Joe Lavin

March 9, 2004

The (Imaginary) Life of a Baseball Mogul

It's 2009, and the Boston Red Sox have just won the World Series. Or at least they have in my imaginary world. You see, I've recently begun playing a rather addictive computer game called Baseball Mogul, in which you get to be the general manager of a baseball team. Sure, it's a stupid game, but, hey, with no baseball over the winter, what the hell else was I going to do with my free time?

Even if it didn't really happen, it was great to see the Red Sox win their first World Series in 92 years -- over the Chicago Cubs no less. Inexplicably, a 43-year-old Tim Wakefield was on the mound for the final out. Veterans Nomar Garciaparra, Derek Lowe, and Trot Nixon provided solid leadership, while budding superstars like pitcher Cordell Laban and outfielders Bryant Neumann and Chris Snelling dominated the game. And World Series MVP Oliver Mulhall managed to step up big time, clinching two games with his late inning heroics. Sure, these players might be fictional, but that doesn't detract one iota from their impressive accomplishment.

Unfortunately, it wasn't so easy to win at this game. I was playing at the beginner's level -- where there's no limit on the money you can spend -- and it still took me seven seasons to win a World Series. In my first year, I managed to get to the seventh game of the World Series only to lose to the St. Louis Cardinals. After another loss in the playoffs, I decided that, damnit, I was going to buy myself a championship. I suddenly turned into the George Steinbrenner of the Light Side and signed just about every free agent superstar I could find. Soon, my lineup was so impressive that Nomar was actually batting eighth. I ran off seven consecutive division titles, left the Yankees far behind, and yet every year I collapsed in the playoffs. One year, I won an incredible 117 games in the regular season and still was swept in the playoffs.

In the words of my girlfriend Jody: "Wow, they can't even win in your little make-believe world there." Maybe the Curse of the Bambino really is true, I thought. Of course, I don' t want to lend too much credence to the curse, especially since I later disproved it by going back to 1919, not trading Babe Ruth to the Yankees, and letting the computer play out the remaining decades. The Red Sox still couldn't win a damn thing.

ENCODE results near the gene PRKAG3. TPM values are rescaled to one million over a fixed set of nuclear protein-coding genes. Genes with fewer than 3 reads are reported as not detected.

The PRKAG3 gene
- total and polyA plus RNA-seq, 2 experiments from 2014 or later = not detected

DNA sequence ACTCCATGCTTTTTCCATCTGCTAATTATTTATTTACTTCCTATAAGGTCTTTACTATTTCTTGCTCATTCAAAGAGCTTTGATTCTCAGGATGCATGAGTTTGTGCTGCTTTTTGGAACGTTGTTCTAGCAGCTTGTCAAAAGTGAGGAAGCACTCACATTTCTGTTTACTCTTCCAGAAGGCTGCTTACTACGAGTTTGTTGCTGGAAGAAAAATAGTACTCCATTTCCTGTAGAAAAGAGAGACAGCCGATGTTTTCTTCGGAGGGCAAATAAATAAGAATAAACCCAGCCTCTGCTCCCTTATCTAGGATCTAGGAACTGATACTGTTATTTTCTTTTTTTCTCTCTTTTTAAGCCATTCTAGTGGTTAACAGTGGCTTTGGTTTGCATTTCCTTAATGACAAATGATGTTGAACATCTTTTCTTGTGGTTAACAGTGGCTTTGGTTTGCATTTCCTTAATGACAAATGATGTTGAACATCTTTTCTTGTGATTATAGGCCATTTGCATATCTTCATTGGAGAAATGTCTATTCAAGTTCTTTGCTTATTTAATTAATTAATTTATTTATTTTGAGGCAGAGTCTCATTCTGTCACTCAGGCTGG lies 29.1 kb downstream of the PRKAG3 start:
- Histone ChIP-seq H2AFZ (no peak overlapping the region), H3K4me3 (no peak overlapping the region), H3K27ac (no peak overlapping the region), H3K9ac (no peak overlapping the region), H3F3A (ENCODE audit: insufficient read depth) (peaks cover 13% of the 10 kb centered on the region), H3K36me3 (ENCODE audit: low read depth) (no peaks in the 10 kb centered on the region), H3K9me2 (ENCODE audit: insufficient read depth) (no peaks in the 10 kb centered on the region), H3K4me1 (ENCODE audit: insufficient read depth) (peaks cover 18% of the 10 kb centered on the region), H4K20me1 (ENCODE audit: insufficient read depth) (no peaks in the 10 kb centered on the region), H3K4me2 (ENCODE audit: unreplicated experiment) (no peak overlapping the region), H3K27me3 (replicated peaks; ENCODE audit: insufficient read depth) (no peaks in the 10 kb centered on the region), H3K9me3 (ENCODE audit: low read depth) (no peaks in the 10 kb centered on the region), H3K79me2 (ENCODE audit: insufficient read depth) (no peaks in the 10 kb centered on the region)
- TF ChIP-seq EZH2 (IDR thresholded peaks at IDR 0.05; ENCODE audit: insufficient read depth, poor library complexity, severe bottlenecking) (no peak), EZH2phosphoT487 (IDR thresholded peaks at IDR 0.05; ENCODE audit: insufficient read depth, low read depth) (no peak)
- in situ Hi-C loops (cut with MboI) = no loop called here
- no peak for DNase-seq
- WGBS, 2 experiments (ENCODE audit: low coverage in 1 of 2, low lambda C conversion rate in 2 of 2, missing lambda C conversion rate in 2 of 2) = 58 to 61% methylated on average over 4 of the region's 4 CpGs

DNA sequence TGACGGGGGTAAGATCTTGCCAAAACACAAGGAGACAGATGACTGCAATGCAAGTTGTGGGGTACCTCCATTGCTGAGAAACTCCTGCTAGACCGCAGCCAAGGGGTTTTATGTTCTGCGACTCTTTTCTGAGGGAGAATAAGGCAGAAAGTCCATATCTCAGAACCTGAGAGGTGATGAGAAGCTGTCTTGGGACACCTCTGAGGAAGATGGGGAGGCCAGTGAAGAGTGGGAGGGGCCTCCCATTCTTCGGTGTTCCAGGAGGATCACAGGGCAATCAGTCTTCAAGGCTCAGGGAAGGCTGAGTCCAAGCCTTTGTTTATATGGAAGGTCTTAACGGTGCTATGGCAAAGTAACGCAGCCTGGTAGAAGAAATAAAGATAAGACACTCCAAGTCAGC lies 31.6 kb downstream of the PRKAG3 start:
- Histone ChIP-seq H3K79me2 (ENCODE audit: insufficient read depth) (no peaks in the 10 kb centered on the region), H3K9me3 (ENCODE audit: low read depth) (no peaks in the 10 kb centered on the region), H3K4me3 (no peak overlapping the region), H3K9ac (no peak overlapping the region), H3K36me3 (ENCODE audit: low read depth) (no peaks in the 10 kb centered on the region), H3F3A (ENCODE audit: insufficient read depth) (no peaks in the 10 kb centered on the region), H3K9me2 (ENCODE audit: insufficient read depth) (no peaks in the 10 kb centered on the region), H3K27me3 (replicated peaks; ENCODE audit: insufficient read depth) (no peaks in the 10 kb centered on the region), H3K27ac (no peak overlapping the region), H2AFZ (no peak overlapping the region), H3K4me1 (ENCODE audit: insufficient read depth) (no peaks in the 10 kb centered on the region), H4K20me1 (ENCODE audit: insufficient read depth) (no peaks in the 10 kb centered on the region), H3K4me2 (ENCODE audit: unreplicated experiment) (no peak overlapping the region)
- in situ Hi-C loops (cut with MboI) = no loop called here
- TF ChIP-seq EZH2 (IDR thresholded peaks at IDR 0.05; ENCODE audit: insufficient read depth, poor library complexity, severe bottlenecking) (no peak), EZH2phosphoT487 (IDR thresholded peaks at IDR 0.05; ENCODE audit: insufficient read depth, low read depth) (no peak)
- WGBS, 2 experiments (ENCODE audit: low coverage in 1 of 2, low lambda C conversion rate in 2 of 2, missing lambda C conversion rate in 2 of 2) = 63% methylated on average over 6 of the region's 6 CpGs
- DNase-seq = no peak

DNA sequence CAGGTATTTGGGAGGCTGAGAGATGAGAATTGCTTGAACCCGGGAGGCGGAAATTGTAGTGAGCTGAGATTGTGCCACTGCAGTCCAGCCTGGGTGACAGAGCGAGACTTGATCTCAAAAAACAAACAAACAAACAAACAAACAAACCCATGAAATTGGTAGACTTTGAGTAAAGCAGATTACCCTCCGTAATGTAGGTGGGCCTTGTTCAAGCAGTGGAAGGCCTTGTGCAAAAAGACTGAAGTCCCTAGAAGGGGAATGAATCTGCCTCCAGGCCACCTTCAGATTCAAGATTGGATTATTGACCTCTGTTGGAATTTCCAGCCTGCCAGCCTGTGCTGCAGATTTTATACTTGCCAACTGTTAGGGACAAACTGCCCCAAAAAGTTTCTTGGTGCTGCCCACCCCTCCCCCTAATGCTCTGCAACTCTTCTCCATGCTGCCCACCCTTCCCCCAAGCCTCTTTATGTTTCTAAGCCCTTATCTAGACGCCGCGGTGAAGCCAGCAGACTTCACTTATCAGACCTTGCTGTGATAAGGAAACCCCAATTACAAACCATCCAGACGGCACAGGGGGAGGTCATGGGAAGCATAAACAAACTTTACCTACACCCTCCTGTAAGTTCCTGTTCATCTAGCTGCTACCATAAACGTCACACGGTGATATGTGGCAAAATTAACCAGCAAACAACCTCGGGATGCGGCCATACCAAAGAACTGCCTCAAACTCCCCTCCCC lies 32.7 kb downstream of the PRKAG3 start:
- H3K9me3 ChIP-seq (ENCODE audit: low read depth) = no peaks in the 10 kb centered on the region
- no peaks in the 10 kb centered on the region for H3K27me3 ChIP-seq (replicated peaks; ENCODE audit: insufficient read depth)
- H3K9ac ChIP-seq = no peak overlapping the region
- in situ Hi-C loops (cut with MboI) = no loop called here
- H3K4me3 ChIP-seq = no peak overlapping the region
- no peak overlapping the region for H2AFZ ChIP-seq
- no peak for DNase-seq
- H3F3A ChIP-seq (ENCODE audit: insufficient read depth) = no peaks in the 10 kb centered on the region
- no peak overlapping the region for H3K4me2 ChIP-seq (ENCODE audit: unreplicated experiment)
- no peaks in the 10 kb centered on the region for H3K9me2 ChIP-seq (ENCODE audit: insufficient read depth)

Besides, there were other reasons for my failings. One year, I accidentally used my ace pitcher Pedro Martinez in a meaningless game on the last day of the season. When the playoffs rolled around, he was unavailable to pitch, and the Red Sox were swept yet again. As a typical Sox fan, I immediately looked for a "Fire the Manager" button until I realized that I was the manager. Damn. Instead, I had no choice but to ship Manny Ramirez out of town. Sure, he didn't do anything wrong, but this is Boston. Somebody had to be blamed.

Before you think that I regularly spend all my days playing computer games, I should point out that this is an anomaly. I almost never play computer games. That's because I know how easy it is for me to become addicted to them. I don't ever want to find myself trapped inside playing a stupid computer game on a beautiful, sunny day when I could be doing far more important things with my life, like, for example, staying inside on a beautiful, sunny day to watch a baseball game on television.

Now, though, I have managed to combine my computer addiction with my baseball addiction, and I clearly have a problem. I can't seem to stop playing. The only good thing is that I at least know I have a problem. Okay, I knew that back in 2006 and still played another three years. (Real time: one week.) "I'm just going to play until I win the World Series. That's all," I told myself. Now that that has finally happened, it's time to put the game away. Since spring training is finally here and the real baseball season is less than a month away, I think I might just be able to do it.

Then again, another championship might be fun, and watching that Cordell Laban pitch for the Red Sox is a true pleasure. It's a shame he doesn't exist.

©2004 Joe Lavin

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October 14, 2003
I Went to a Fight, and a Ballgame Broke Out

It's not every day that you watch a baseball game and see a fight break out between a 32-year-old pitcher and a 72-year-old bench coach. But there was New York Yankee bench coach Don Zimmer lunging after Boston Red Sox ace Pedro Martinez in the middle of Game 3 of the Yankee-Red Sox playoff series on Saturday. ( More.... )

From Computoredge
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